I’m Damned To Hell, And I Vote!

Our friend The Stiletto wonders, in a recent post, how an irreligious voter might go about selecting a candidate, given the way they’ve been elbowing each other aside to crow about their faith:

Romney Didn’t Win Any Converts: Rarely does someone get the chance truly to see things from another’s perspective. Having read as much as she can about Joseph Smith, the angel Moroni and the tenets of Mormonism – admittedly, mostly from LDS-sanctioned sources that omit doctrinal beliefs non-Mormons are not meant to know – The Stiletto has a pretty good idea what atheists think of all the miraculous (supernatural) events described in the Old and New Testaments that believers take on faith. When he’s settled back into his post-holiday routine, The Stiletto will ask her pal at waka waka waka to explain how an atheist decides for whom to vote, considering that every candidate holds a variety of “irrational” and “fraudulent” religious beliefs – her curiosity on the matter having been raised by this editorial in The Guardian (London), which asks: “Could you vote for a man who abides by Moronish wisdom?

The short answer, of course, is that you try to choose a candidate with whom you agree on important issues, and whose temperament best seems equal to the many pressures and hard choices that a president must confront.

I’m not sure whom The Stiletto is quoting, above, about “irrational” and “fraudulent” religious beliefs, but some, of course, are more so than others, and happen to be well-represented in this year’s race. We haven’t got any Scientologists in the running, but as far as we godless heathens are concerned, Biblical-literalist creationism and Mormonism don’t add much to a candidate’s luster either.

If one supposes, as I do, that most popular religions are well-tuned adaptations that serve useful roles in the cohesion of groups, then it isn’t surprising that candidates running for high office in America — where religion is still, sadly, the dominant form of social identification — will do their best to advertise their membership as conspicuously as possible. What is particularly grotesque, however, is watching them twist and wriggle to be seen as a part, somehow, of every believer’s in-group, blithely waving aside the countless contradictions and incompatibilities that differentiate the many denominations, sects, and cults to which America’s vast shoals of the faithful actually belong. The way this has been accomplished most recently is to set the charmed circle at its broadest possible diameter, so as to leave only the explicitly godless as the dehumanized Other. It’s all a bit of a sham, of course: the Baptists, for example, know very well that the Papists are going to roast in Hell right along with the rest of us — but that will be after the election. (For most of us, anyway.)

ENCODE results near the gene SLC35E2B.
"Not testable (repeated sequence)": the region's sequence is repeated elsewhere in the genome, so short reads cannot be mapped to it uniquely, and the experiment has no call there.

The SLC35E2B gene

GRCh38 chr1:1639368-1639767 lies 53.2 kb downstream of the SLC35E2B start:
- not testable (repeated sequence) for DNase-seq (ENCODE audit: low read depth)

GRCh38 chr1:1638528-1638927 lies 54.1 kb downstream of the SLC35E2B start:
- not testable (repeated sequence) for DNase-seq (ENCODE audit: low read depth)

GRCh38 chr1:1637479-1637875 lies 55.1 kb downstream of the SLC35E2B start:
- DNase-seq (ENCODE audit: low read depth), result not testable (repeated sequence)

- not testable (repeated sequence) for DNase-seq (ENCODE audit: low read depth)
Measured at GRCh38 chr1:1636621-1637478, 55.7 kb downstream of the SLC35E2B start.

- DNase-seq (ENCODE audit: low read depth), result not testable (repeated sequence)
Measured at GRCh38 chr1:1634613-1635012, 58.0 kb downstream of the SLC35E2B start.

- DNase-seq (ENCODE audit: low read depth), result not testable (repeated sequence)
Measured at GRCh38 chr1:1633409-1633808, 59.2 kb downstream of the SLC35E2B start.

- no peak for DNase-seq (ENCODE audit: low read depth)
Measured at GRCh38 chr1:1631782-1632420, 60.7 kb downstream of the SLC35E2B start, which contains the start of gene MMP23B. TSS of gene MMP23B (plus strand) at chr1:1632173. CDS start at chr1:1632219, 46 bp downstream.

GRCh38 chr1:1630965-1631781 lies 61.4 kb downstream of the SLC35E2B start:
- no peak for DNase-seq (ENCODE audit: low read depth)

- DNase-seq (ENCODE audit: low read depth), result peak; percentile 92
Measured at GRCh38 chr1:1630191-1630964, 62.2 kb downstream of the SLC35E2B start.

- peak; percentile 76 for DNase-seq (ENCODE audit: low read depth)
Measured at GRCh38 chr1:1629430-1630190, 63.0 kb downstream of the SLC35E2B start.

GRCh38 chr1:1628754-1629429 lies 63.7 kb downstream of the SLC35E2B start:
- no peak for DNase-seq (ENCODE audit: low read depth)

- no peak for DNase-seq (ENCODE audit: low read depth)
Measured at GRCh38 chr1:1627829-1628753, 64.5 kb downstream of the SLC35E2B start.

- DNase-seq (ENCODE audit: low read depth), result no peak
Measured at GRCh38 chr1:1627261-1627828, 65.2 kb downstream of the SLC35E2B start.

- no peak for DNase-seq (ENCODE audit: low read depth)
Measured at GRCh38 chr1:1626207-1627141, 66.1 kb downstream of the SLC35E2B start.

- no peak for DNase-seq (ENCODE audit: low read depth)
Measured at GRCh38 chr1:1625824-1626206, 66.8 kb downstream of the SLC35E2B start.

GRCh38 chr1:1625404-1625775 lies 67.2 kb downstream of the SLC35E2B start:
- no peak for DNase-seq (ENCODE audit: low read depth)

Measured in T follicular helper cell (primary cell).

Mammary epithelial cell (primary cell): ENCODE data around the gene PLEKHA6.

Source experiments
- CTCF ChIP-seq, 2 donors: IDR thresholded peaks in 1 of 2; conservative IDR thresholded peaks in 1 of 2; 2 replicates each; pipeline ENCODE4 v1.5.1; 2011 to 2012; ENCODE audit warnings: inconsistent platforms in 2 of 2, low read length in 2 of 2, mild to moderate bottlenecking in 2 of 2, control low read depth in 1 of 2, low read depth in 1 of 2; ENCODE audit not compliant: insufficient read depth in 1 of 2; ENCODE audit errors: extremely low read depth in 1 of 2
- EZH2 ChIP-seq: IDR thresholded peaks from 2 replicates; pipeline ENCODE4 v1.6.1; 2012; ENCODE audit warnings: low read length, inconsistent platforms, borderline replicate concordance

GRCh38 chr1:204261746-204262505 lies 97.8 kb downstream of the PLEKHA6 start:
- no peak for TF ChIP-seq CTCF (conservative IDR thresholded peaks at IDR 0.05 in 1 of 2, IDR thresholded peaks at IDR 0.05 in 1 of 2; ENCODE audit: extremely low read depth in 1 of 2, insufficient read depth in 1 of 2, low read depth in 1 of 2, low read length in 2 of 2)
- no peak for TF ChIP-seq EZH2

How, then, does a blaspheming wretch like me select his champion? Well, for starters, I’d like someone intelligent, thoughtful, and literate, which would already be a substantial upgrade. It seems to me, though, that the faculties of rational judgment I’m looking for would be incompatible with denying the scientifically uncontroversial fact of evolution in favor of an Iron Age creation myth, or with believing that a convicted grifter with a lecherous eye for young girls pulled God’s Final Revelation quite literally out of a hat. This narrows the field a little.

What else am I looking for? Readers will be aware that I favor a forward-leaning foreign policy, one that takes the threat posed by Islamic fundamentalism seriously, and that I consider the defense of Western civilization to be well worth the effort. This again winnows the crop a bit. I also tend to be leery of Utopian social-engineering programs and far-left economic models, though I lean more toward liberal, rather than traditionally conservative, notions of individual freedoms. I incline toward the view that sheltering large numbers of illegal or wilfully unassimilated immigrants is at odds with the nation’s interests, so I will be listening attentively when those matters are discussed. And so on.

So there you have it. If you want my vote, be religious if you must — and in America, unfortunately, if you can’t at least fake that, you might as well not run — but less is more, in my book. Be intelligent. Be articulate. Be thoughtful. Be civil. Be a grownup. Make sense when you speak. Have an understanding of the issues, and coherent positions on them that coincide, at least roughly, with my own. Show some signs of being curious about things, about wanting to learn, rather than just wanting to talk a lot and be a Big Shot. Show me that you can make decisions when you have to, and that you are willing to take responsibility for your decisions once made. Be someone that I could imagine as President of the United States without groaning or snickering. Be realistic. Be real.

Nothing to it, right? We’ll just have to see. Last time we ended up with Kerry vs. Bush, and it was all I could do not to swallow poison.


  1. the one eyed man says

    I wish you would stop picking on Mormons, considering that I am half Jewish and half Mormon. It’s the Church of Latter Day Retailers.

    Posted January 2, 2008 at 7:33 pm | Permalink
  2. Malcolm says

    Well, I know both of your parents pretty well, and I’m scratching my head a bit trying to figure out which one of them is the Mormon.

    I wonder how many Jewish-Mormon marriages there actually are, if any. It seems like a particularly unlikely combination, right up there with Jewish-Taliban.

    Posted January 2, 2008 at 7:39 pm | Permalink
  3. the one eyed man says

    I suppose that at a Jewish/Taliban wedding, it’s easy to tell who is with the bride’s family and who is with the groom’s family.

    Posted January 2, 2008 at 8:08 pm | Permalink

Post a Comment

Your email is never shared. Required fields are marked *